The Rise and Fall of Cambridge Biotech Startup Gen9

The Rise and Fall of Cambridge Biotech Startup Gen9 January 25, 2017
By Alex Keown, Breaking News Staff

CAMBRIDGE, Mass. – A $100 million partnership deal to acquire 300 million base pairs of DNA with Ginkgo Bioworks was the beginning of the end for Cambridge, Mass.-based Gen9.

Last week, Gingko Bioworks acquired Gen9 for an undisclosed amount of cash and stock options. The bulk of Gen9’s staff was laid off, with only 10 employees shifting over to Gingko Bioworks, the Boston Globe reported this morning. In a statement at the time of the acquisition, Ginkgo said Gen9’s operations and research and development teams would be joining the company.

The Globe chronicled the fall of Gen9, a company that developed synthetic DNA that was used from drug development, to beauty product development and possible energy use. The company was founded in 2009 and drew funding from a number of sources, including the Kraft Group, the investing arm of the family that owns the New England Patriots, the Globe said. Despite the funding and the massive contract with Gingko, Gen9 was unable keep up manufacturing demands. In its account, the Globe said Gen9 had problems acquiring the raw materials it needed to complete the orders. That inability to meet the demands of Gingko and other clients, which included university researchers, led to additional financial concerns at the privately-held company. Gen9 leadership explored raising additional funds through venture capitalists, but the money never came. In December, Gen9 initiated its first round of layoffs, the Globe said.

It was after that round of layoffs that Gen9 leadership entered into talks with Ginkgo about an acquisition—a deal which was finalized Jan. 20.

In a statement about the acquisition, Ginkgo said it would absorb “Gen9's BioFab manufacturing platform and sophisticated suite of proprietary technologies, software, and informatics tools, as well as Gen9's extensive intellectual property portfolio of more than 125 patents and patents pending related to DNA synthesis and assembly technologies.” Gen9 technology producing long fragments of synthetic DNA, up to 10,000 base pairs. Ginkgo said those long-designed DNA sequences are crucial for the company’s pipeline of cultured ingredients including fragrances and flavors, cosmetics, and nutritional ingredients, as well as specialty enzymes and intermediate chemicals used in a number of industries. Ginkgo Bioworks delivers designer organisms for its customers, using engineered microbes to manufacture cultured ingredients such as flavors, fragrances, cosmetics and sweeteners.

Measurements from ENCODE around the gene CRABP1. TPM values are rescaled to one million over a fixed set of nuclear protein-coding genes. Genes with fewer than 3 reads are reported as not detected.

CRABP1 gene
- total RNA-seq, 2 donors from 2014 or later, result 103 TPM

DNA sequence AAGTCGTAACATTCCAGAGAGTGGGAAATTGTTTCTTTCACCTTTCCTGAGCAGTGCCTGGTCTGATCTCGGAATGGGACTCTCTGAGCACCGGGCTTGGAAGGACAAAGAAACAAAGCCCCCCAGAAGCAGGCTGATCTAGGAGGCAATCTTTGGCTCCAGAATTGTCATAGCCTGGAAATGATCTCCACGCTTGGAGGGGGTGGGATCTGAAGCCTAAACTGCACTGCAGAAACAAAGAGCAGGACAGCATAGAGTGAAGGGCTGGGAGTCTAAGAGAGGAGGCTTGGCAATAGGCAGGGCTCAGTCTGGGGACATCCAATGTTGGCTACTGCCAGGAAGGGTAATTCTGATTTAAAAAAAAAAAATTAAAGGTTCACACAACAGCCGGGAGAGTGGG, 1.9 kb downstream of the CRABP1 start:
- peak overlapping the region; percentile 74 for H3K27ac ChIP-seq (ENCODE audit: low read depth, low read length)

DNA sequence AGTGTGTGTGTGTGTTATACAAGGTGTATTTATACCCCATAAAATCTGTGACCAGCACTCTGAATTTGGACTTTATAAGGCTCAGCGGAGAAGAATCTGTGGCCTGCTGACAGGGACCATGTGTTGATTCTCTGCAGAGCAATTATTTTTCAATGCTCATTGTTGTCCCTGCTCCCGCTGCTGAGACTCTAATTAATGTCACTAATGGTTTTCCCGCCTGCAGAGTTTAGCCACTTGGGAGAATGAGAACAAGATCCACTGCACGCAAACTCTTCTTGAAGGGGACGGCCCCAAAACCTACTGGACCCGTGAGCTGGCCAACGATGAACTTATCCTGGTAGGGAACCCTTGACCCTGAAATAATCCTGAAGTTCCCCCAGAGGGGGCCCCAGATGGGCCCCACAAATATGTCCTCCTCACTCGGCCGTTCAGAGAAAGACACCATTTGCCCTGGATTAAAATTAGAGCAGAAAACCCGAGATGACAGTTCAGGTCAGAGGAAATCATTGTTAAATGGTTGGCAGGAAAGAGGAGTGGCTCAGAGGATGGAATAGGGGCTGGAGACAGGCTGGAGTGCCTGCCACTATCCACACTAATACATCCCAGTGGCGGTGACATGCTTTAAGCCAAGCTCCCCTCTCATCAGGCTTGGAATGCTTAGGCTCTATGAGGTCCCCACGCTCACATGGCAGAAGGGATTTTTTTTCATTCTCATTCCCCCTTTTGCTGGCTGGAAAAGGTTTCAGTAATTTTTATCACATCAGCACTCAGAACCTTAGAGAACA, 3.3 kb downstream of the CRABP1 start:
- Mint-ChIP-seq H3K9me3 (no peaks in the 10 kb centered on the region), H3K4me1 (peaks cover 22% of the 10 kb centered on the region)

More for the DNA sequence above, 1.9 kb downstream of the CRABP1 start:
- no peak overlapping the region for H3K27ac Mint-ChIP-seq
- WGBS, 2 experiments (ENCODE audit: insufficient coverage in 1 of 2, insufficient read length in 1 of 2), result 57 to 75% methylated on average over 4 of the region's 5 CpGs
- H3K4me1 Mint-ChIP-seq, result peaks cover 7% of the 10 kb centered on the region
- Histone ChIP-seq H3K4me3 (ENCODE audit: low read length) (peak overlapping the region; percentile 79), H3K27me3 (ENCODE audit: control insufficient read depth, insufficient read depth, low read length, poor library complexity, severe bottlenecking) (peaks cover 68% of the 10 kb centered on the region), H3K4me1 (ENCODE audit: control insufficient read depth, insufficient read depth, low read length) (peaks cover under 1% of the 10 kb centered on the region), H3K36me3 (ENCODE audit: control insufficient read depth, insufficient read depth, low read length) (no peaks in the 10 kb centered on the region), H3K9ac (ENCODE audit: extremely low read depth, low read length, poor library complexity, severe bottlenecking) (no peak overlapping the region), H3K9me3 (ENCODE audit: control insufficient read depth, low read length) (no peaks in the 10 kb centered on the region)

In the Globe’s expose, several analysts said Gen9’s business model made it difficult to attain profitability. But Gen9’s loss is Ginkgo’s gain.

Ginkgo has seen strong growth over the past year. Part of what is fueling the growth at Ginkgo is the combined deals the company has made this year, including partnerships with companies like Cargill, to explore strain improvements that will optimize Cargill’s bioindustrial fermentations, and ADM, a provider of food ingredients, who teamed with Ginkgo to develop custom strains of microorganisms for cultured ingredients. Ginkgo also struck a deal with Amyrisis, Inc. to accelerate time to market for cultured ingredients in flavor and fragrance, cosmetics, and nutrition.

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